3. Louis Gonse, Les Chefs-d’oeuvre des Musées de France, 2 vols. (Paris: 1900-04), 1: 244-45.

4. Marcel Nicolle and Émile Dacier, Musée municipal des Beaux-Arts, Catalogue (Nantes: 1913), cat. 636.

5. Marcel Nicolle, Le Musée de Nantes, Peintures (Paris: 1919), 12.

6. Idem, “Watteau dans les musées de province,” Revue de l’art ancien et moderne, 40 (July-Aug. 1921), 134.

7. La Vie parisienne, exh. cat. (Paris: Musée Carnavalet, 1928), cat. 68; Luc Benoist, Nantes, Musée des Beaux-Arts, catalogue et guide (Nantes: 1953), cat. 635-36.

8. George Wildenstein, Lancret (Paris: 1919), cat. 337-38.

9. Chateau de Villersexel, collection of the marquis de Gramont; sold Paris, Hôtel Drouot, May 25-26, 1932, lot 86; M. J. Lantz; Paris, Galerie Pardo, Catalogue, 1980, IX; sale, Paris, Hôtel Drouot, Dec. 13, 2010, lot 32.

10. See Héritage de France, French Painting 1610-1760, exh. cat. (Montreal: Museum of Fine Arts et al.: 1961), cat. 57. See also Florence Ingersoll-Smouse, Pater (Paris: 1928), cat. 307-10.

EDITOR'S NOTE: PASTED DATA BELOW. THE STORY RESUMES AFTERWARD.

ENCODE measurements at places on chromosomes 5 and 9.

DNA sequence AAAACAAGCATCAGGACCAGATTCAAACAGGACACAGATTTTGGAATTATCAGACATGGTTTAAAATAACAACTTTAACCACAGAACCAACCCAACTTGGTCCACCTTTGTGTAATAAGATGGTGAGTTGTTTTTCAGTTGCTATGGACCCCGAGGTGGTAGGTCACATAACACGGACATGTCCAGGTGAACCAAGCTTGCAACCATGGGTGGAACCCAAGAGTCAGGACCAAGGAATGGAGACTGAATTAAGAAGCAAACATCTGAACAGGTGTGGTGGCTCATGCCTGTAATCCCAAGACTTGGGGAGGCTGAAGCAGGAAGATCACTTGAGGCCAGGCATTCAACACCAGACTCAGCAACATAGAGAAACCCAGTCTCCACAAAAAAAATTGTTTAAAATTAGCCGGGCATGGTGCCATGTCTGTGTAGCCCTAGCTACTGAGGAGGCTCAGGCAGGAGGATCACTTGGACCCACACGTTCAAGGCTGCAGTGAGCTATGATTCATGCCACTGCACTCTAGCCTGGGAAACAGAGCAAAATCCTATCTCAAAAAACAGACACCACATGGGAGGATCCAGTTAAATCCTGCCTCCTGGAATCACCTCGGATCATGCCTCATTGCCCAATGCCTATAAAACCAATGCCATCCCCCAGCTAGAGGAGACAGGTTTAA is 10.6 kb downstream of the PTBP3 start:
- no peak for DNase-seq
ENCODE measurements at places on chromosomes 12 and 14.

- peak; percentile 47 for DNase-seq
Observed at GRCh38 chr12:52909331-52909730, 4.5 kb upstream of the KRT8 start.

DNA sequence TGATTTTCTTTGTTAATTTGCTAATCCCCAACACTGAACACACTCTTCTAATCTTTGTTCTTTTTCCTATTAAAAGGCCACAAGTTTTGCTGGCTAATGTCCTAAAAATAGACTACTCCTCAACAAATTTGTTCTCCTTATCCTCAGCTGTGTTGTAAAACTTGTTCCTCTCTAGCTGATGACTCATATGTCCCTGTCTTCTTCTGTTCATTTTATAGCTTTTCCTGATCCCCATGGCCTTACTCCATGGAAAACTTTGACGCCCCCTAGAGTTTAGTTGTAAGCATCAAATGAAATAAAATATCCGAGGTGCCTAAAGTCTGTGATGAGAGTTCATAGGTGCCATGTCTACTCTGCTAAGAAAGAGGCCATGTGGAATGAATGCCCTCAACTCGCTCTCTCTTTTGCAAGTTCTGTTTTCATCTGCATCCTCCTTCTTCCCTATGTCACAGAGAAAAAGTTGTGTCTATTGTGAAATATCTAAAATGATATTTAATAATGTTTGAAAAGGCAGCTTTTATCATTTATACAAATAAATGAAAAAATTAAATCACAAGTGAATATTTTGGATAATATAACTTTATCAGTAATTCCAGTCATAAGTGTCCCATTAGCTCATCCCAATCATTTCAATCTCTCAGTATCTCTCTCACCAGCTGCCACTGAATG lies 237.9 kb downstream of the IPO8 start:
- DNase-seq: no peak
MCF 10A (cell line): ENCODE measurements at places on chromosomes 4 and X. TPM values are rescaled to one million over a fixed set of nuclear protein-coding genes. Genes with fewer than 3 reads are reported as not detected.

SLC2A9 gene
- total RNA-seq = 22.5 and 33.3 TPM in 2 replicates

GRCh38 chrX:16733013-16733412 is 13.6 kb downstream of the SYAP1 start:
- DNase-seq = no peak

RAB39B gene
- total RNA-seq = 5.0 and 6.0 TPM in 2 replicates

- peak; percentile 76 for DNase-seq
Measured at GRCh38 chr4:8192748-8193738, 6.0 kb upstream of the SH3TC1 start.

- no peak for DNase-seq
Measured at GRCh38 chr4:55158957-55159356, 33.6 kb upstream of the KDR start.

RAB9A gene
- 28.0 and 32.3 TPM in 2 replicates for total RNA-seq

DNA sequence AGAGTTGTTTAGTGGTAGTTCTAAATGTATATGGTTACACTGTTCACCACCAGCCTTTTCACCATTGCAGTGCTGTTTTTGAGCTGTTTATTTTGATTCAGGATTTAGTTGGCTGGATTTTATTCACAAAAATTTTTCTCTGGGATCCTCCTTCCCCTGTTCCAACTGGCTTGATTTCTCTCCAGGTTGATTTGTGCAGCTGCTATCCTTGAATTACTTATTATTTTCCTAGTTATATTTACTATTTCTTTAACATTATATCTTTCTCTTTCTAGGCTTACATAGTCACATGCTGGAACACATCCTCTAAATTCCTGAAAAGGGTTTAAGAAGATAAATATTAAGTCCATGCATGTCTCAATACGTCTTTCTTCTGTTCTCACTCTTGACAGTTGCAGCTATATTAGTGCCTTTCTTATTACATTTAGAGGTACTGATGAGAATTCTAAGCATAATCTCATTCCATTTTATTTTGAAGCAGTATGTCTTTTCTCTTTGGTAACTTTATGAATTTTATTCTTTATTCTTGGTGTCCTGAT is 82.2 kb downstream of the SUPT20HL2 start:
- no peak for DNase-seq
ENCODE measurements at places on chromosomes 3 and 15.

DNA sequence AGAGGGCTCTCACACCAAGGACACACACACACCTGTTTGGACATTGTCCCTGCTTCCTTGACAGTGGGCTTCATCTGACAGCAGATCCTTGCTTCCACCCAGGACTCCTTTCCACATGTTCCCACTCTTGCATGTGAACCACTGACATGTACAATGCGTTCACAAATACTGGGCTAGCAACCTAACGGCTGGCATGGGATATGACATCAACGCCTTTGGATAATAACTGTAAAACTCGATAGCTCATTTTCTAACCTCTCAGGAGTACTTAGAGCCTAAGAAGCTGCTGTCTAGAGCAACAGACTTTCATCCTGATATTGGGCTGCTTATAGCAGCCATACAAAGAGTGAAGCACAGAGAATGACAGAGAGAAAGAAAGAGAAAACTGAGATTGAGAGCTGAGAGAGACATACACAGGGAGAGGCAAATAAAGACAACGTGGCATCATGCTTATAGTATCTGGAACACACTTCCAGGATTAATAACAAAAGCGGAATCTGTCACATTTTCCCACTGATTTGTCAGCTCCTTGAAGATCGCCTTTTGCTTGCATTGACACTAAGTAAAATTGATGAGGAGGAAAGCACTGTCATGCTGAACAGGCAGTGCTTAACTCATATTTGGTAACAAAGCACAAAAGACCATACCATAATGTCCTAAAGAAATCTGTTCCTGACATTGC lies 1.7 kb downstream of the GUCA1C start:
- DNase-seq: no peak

11. The painting appeared under Octavien’s name in at least two sales: Paris, Hôtel Drouot, coll. of Monsieur X, Jan. 30, 1933, lot. 16; Paris, Palais Galliera, coll. M. Luzarches d’Azay and others, Dec. 6-7, 1962, lot 9.

12. Paris, Hôtel Drouot (R. de Nicolay), June 17, 1982, lot 18. A photo of this painting in the files of the Service de documentation, Musée du Louvre, gives larger measurements (112.5 x 133 cm) and lists the painting as being in the collection of Saïd Fouard, Switzerland.